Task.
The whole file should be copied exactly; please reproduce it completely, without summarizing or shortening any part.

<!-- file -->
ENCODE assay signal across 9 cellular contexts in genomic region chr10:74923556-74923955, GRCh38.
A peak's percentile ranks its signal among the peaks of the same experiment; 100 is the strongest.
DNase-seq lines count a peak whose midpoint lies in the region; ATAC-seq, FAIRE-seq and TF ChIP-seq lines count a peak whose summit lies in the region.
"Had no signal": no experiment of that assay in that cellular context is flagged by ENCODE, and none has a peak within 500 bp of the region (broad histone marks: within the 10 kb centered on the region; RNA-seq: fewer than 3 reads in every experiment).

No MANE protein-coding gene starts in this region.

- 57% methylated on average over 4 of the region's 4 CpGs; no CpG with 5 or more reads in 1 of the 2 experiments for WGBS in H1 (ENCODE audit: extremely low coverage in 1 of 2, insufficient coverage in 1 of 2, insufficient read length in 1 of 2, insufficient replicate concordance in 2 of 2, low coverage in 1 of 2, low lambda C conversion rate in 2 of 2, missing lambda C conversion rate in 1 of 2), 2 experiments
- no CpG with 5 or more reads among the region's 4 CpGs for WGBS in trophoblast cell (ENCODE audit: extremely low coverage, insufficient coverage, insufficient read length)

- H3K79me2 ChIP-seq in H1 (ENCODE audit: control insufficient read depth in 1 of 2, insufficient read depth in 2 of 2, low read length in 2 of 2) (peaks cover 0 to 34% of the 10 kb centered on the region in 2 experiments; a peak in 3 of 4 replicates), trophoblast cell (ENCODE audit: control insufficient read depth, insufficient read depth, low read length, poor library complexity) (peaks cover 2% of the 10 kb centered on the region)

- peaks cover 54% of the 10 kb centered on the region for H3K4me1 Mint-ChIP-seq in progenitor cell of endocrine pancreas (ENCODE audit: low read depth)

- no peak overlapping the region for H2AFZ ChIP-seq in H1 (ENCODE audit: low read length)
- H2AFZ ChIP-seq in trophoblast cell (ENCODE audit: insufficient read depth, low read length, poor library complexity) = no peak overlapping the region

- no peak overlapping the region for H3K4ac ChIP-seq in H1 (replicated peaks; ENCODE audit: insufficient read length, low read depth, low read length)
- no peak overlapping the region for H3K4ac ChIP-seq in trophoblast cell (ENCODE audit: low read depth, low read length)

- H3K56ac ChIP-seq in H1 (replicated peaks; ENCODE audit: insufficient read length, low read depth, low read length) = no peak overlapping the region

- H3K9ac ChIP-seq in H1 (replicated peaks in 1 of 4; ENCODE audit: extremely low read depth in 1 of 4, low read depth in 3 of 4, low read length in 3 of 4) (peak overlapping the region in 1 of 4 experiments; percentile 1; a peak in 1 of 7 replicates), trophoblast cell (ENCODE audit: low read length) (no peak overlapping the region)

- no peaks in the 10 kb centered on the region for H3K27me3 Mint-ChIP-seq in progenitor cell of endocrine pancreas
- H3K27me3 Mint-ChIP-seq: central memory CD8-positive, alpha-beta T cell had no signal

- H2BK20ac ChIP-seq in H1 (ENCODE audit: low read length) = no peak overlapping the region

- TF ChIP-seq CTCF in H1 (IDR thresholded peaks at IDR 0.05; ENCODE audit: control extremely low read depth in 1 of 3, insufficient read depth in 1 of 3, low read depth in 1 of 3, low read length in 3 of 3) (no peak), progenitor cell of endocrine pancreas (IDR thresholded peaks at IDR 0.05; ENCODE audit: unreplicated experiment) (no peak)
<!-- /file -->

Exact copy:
ENCODE assay signal across 9 cellular contexts in genomic region chr10:74923556-74923955, GRCh38.
A peak's percentile ranks its signal among the peaks of the same experiment; 100 is the strongest.
DNase-seq lines count a peak whose midpoint lies in the region; ATAC-seq, FAIRE-seq and TF ChIP-seq lines count a peak whose summit lies in the region.
"Had no signal": no experiment of that assay in that cellular context is flagged by ENCODE, and none has a peak within 500 bp of the region (broad histone marks: within the 10 kb centered on the region; RNA-seq: fewer than 3 reads in every experiment).

No MANE protein-coding gene starts in this region.

- 57% methylated on average over 4 of the region's 4 CpGs; no CpG with 5 or more reads in 1 of the 2 experiments for WGBS in H1 (ENCODE audit: extremely low coverage in 1 of 2, insufficient coverage in 1 of 2, insufficient read length in 1 of 2, insufficient replicate concordance in 2 of 2, low coverage in 1 of 2, low lambda C conversion rate in 2 of 2, missing lambda C conversion rate in 1 of 2), 2 experiments
- no CpG with 5 or more reads among the region's 4 CpGs for WGBS in trophoblast cell (ENCODE audit: extremely low coverage, insufficient coverage, insufficient read length)

- H3K79me2 ChIP-seq in H1 (ENCODE audit: control insufficient read depth in 1 of 2, insufficient read depth in 2 of 2, low read length in 2 of 2) (peaks cover 0 to 34% of the 10 kb centered on the region in 2 experiments; a peak in 3 of 4 replicates), trophoblast cell (ENCODE audit: control insufficient read depth, insufficient read depth, low read length, poor library complexity) (peaks cover 2% of the 10 kb centered on the region)

- peaks cover 54% of the 10 kb centered on the region for H3K4me1 Mint-ChIP-seq in progenitor cell of endocrine pancreas (ENCODE audit: low read depth)

- no peak overlapping the region for H2AFZ ChIP-seq in H1 (ENCODE audit: low read length)
- H2AFZ ChIP-seq in trophoblast cell (ENCODE audit: insufficient read depth, low read length, poor library complexity) = no peak overlapping the region

- no peak overlapping the region for H3K4ac ChIP-seq in H1 (replicated peaks; ENCODE audit: insufficient read length, low read depth, low read length)
- no peak overlapping the region for H3K4ac ChIP-seq in trophoblast cell (ENCODE audit: low read depth, low read length)

- H3K56ac ChIP-seq in H1 (replicated peaks; ENCODE audit: insufficient read length, low read depth, low read length) = no peak overlapping the region

- H3K9ac ChIP-seq in H1 (replicated peaks in 1 of 4; ENCODE audit: extremely low read depth in 1 of 4, low read depth in 3 of 4, low read length in 3 of 4) (peak overlapping the region in 1 of 4 experiments; percentile 1; a peak in 1 of 7 replicates), trophoblast cell (ENCODE audit: low read length) (no peak overlapping the region)

- no peaks in the 10 kb centered on the region for H3K27me3 Mint-ChIP-seq in progenitor cell of endocrine pancreas
- H3K27me3 Mint-ChIP-seq: central memory CD8-positive, alpha-beta T cell had no signal

- H2BK20ac ChIP-seq in H1 (ENCODE audit: low read length) = no peak overlapping the region

- TF ChIP-seq CTCF in H1 (IDR thresholded peaks at IDR 0.05; ENCODE audit: control extremely low read depth in 1 of 3, insufficient read depth in 1 of 3, low read depth in 1 of 3, low read length in 3 of 3) (no peak), progenitor cell of endocrine pancreas (IDR thresholded peaks at IDR 0.05; ENCODE audit: unreplicated experiment) (no peak)